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Craig Sager couldn’t be in Rio covering the Olympics for NBC, his cancer wouldn’t allow it. That didn’t stop Team USA from reaching out to him before they left. Or from Nike designing a sweet pair of shoes for him.

Now there is good news on his battle against leukemia — he will have a third bone marrow transplant, according to his son Craig Sager II.

This is fantastic news for a man and family who have been through a lot. Hopefully, this treatment is a step forward for Sager, a man beloved by everyone around the NBA.

Report: With Joffrey Lauvergne trade, Mitch McGary likely done with Thunder

DALLAS, TX - MARCH 16:  Mitch McGary #33 of the Oklahoma City Thunder at American Airlines Center on March 16, 2015 in Dallas, Texas.  NOTE TO USER: User expressly acknowledges and agrees that, by downloading and or using this photograph, User is consenting to the terms and conditions of the Getty Images License Agreement.  (Photo by Ronald Martinez/Getty Images)
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The Oklahoma City frontcourt is crowded. Enes Kanter and Steven Adams will start, and they will have Nick Collison, Ersan Ilyasova, Domantas Sabonis, and now Joffrey Lauvergne behind them.

Which likely means Mitch McGary‘s done as a member of the Thunder, according to Royce Young of ESPN.

McGary has battled injuries his two seasons in the league and got on the court for only 72 minutes total last season for the Thunder (he played in more games and put up solid numbers in the D-LEague). He was not part of the future there regardless. He’s an undersized five trying to play the four and what he brought as a rookie — energy — was not enough as a sophomore.

McGary will make $1.5 million this season. He may be tough to move because he’s suspended for the first five games he’s eligible to play next season for failing the league’s drug policy (five games is the standard suspension for testing positive for marijuana three times). Maybe a team looking to develop players will give him a shot, but there is little trade value for him.

Dwight Howard is shooting 19-footers to improve his free throw stroke

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If you can knock down a 19-foot shot, then a 15-footer should be easier. Right?

Apparently that — and just basic muscle memory — is the latest attempt to improve Dwight Howard‘s free throw shooting. And, he seems to be knocking down those shots.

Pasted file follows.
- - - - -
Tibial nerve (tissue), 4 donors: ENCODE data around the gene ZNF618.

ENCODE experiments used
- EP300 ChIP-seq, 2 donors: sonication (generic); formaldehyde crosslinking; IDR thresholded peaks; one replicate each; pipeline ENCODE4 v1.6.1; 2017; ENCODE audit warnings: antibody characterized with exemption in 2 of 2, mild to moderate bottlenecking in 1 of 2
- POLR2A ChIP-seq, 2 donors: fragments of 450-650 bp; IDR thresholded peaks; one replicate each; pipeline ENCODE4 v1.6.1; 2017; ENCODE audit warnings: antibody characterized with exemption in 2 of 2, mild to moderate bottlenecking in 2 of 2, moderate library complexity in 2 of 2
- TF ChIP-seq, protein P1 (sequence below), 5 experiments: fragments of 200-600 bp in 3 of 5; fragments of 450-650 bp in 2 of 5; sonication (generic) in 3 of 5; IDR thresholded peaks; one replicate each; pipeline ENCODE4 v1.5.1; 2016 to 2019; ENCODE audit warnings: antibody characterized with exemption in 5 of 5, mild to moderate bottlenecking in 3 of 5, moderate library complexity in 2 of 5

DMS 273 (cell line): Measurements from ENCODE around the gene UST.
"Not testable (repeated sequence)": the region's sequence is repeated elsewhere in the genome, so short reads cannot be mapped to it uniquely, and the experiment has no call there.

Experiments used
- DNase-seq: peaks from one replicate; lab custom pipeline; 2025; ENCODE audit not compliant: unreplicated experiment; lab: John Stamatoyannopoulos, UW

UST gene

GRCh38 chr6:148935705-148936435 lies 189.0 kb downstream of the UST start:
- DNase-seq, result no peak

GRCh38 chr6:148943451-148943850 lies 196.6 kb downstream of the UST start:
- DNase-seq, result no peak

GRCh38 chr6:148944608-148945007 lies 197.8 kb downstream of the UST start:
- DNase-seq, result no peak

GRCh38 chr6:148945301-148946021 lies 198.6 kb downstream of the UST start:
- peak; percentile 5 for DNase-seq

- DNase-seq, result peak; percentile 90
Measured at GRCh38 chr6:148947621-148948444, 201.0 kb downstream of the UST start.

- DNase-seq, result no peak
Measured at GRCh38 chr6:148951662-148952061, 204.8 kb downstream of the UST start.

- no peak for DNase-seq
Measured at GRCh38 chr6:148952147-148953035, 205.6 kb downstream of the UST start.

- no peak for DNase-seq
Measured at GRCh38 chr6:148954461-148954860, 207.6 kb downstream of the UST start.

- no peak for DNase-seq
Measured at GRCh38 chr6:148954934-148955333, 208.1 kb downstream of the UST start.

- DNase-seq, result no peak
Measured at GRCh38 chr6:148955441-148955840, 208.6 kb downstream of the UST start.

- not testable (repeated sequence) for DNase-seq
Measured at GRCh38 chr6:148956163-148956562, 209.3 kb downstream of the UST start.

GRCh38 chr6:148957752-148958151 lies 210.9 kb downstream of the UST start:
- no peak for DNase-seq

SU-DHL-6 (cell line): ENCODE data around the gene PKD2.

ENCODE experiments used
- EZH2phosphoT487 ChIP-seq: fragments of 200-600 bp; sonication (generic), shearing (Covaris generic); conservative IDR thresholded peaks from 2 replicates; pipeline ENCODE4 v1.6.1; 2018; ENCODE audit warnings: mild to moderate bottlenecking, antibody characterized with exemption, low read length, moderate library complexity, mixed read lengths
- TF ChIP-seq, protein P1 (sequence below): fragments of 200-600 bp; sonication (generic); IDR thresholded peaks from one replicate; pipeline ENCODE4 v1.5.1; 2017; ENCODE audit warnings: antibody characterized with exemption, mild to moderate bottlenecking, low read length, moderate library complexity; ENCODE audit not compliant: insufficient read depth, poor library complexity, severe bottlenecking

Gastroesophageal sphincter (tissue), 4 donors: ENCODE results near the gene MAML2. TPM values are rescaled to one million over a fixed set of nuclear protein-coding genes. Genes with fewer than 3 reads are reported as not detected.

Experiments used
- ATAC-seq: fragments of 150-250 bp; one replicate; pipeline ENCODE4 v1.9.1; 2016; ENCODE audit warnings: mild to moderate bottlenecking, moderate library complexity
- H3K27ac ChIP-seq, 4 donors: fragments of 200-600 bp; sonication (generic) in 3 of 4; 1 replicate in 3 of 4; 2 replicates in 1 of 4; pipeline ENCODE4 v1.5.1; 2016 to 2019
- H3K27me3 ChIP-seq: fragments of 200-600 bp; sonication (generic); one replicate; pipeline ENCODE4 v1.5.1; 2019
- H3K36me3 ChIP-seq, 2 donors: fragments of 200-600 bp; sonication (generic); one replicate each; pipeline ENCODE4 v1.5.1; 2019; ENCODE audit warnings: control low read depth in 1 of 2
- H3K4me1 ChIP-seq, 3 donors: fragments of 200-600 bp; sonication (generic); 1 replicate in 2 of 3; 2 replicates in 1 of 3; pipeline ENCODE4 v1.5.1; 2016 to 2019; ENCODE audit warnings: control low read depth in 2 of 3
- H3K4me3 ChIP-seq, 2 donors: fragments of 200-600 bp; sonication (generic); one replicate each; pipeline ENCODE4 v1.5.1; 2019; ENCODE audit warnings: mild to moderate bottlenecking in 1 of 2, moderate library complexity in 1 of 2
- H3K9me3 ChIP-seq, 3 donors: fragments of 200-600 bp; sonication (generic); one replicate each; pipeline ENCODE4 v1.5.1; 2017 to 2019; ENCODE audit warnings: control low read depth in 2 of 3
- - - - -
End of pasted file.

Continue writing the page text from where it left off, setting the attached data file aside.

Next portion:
It’s not hard to see the logic in this approach.

The challenge is form and reps are not the problems for Howard — or DeAndre Jordan or Andre Drummond or others — when it comes to hitting free throws. Anyone who says “why don’t they just practice the shot” doesn’t pay attention, these guys put in a lot of work on the shot. Pregame and in practice (I’m Los Angeles based), Jordan probably hits 65 percent from the line. At least.

The problem is mental. That can be a tougher hurdle to clear. Maybe taking 19 footers and knocking them down will have Howard feeling more confident at the stripe this season.

But we’re going to need to see it to believe it. Just like we’re going to have to see a rejuvenated Howard in Atlanta before we believe this season will be different from the last few.

Report: Veteran big man Jason Thompson agrees to deal in China

BEIJING, CHINA - OCTOBER 15:  Jason Thompson # 34 of Sacramento Kings in action during the 2014 NBA Global Games match between the Brooklyn Nets and Sacramento Kings at MasterCard Center on October 15, 2014 in Beijing, China. NOTE TO USER: User expressly acknowledges and agrees that, by downloading and/or using this photograph, user is consenting to the terms and conditions of the Getty Images License Agreement.  (Photo by Lintao Zhang/Getty Images)
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Until this season, Jason Thompson had never been to the playoffs. He spent seven seasons in Sacramento before getting traded to the Warriors last offseason, and then signing with the Raptors midseason when Golden State waived him to make room on the roster for Anderson Varejao. His NBA days appear over, at least for now. International basketball reporter David Pick reports that Thompson has agreed to a deal to play in China.

Since the CBA’s season ends in March, Thompson could theoretically join an NBA team for the stretch run next year. But he didn’t appear to have much interest on the free-agent market this summer.